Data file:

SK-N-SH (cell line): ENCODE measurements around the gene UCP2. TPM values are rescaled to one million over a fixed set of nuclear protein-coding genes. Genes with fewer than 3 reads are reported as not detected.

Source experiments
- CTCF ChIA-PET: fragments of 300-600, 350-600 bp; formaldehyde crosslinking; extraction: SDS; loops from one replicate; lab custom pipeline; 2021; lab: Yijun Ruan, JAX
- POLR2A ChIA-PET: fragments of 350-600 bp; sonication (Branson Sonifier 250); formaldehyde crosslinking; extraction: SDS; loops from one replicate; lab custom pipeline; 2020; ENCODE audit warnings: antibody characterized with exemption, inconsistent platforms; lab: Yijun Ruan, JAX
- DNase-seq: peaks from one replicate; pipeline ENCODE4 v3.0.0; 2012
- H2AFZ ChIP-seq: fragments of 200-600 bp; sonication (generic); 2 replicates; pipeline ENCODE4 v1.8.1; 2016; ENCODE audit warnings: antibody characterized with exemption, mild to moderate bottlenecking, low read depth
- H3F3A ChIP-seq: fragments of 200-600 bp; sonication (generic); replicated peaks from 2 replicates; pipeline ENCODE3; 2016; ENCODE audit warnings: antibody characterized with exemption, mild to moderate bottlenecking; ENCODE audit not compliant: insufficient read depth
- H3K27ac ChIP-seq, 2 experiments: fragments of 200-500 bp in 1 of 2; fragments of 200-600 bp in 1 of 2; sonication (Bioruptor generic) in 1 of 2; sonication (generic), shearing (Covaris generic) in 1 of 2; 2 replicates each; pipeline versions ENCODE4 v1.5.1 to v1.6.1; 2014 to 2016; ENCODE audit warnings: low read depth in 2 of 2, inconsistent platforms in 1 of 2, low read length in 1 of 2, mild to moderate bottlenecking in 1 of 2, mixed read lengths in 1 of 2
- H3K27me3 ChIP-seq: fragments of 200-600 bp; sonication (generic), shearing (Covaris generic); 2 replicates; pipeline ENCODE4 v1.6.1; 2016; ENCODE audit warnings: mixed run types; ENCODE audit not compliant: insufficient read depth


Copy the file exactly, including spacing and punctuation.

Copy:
SK-N-SH (cell line): ENCODE measurements around the gene UCP2. TPM values are rescaled to one million over a fixed set of nuclear protein-coding genes. Genes with fewer than 3 reads are reported as not detected.

Source experiments
- CTCF ChIA-PET: fragments of 300-600, 350-600 bp; formaldehyde crosslinking; extraction: SDS; loops from one replicate; lab custom pipeline; 2021; lab: Yijun Ruan, JAX
- POLR2A ChIA-PET: fragments of 350-600 bp; sonication (Branson Sonifier 250); formaldehyde crosslinking; extraction: SDS; loops from one replicate; lab custom pipeline; 2020; ENCODE audit warnings: antibody characterized with exemption, inconsistent platforms; lab: Yijun Ruan, JAX
- DNase-seq: peaks from one replicate; pipeline ENCODE4 v3.0.0; 2012
- H2AFZ ChIP-seq: fragments of 200-600 bp; sonication (generic); 2 replicates; pipeline ENCODE4 v1.8.1; 2016; ENCODE audit warnings: antibody characterized with exemption, mild to moderate bottlenecking, low read depth
- H3F3A ChIP-seq: fragments of 200-600 bp; sonication (generic); replicated peaks from 2 replicates; pipeline ENCODE3; 2016; ENCODE audit warnings: antibody characterized with exemption, mild to moderate bottlenecking; ENCODE audit not compliant: insufficient read depth
- H3K27ac ChIP-seq, 2 experiments: fragments of 200-500 bp in 1 of 2; fragments of 200-600 bp in 1 of 2; sonication (Bioruptor generic) in 1 of 2; sonication (generic), shearing (Covaris generic) in 1 of 2; 2 replicates each; pipeline versions ENCODE4 v1.5.1 to v1.6.1; 2014 to 2016; ENCODE audit warnings: low read depth in 2 of 2, inconsistent platforms in 1 of 2, low read length in 1 of 2, mild to moderate bottlenecking in 1 of 2, mixed read lengths in 1 of 2
- H3K27me3 ChIP-seq: fragments of 200-600 bp; sonication (generic), shearing (Covaris generic); 2 replicates; pipeline ENCODE4 v1.6.1; 2016; ENCODE audit warnings: mixed run types; ENCODE audit not compliant: insufficient read depth